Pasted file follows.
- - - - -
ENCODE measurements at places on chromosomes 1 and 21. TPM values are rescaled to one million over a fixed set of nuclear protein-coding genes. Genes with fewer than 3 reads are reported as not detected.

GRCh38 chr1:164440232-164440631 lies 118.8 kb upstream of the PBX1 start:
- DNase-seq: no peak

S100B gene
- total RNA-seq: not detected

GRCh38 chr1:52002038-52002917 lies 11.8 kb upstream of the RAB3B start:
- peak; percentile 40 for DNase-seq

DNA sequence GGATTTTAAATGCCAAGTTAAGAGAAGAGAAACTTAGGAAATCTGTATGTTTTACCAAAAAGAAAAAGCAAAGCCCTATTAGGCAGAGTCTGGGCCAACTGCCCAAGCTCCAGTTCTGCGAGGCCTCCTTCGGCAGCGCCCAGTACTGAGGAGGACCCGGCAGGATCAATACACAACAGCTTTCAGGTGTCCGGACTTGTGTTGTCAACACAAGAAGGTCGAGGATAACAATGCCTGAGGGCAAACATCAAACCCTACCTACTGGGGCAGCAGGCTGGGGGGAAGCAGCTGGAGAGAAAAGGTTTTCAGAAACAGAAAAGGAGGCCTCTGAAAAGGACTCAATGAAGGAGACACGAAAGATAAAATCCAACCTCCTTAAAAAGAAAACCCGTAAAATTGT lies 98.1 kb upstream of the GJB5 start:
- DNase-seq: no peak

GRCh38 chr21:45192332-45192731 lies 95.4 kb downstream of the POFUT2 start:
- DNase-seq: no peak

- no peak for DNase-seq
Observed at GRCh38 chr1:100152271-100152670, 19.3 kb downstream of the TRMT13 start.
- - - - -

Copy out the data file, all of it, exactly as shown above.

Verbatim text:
ENCODE measurements at places on chromosomes 1 and 21. TPM values are rescaled to one million over a fixed set of nuclear protein-coding genes. Genes with fewer than 3 reads are reported as not detected.

GRCh38 chr1:164440232-164440631 lies 118.8 kb upstream of the PBX1 start:
- DNase-seq: no peak

S100B gene
- total RNA-seq: not detected

GRCh38 chr1:52002038-52002917 lies 11.8 kb upstream of the RAB3B start:
- peak; percentile 40 for DNase-seq

DNA sequence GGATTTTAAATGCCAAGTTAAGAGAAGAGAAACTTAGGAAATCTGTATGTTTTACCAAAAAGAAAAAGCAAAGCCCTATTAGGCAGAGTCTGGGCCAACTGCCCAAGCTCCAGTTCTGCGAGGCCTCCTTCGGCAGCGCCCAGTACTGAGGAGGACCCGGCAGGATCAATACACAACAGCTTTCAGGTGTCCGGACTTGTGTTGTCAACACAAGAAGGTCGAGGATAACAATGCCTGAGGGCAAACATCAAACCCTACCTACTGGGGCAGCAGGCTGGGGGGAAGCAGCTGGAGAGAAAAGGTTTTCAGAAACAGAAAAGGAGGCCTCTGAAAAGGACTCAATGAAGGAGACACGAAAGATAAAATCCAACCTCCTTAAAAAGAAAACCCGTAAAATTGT lies 98.1 kb upstream of the GJB5 start:
- DNase-seq: no peak

GRCh38 chr21:45192332-45192731 lies 95.4 kb downstream of the POFUT2 start:
- DNase-seq: no peak

- no peak for DNase-seq
Observed at GRCh38 chr1:100152271-100152670, 19.3 kb downstream of the TRMT13 start.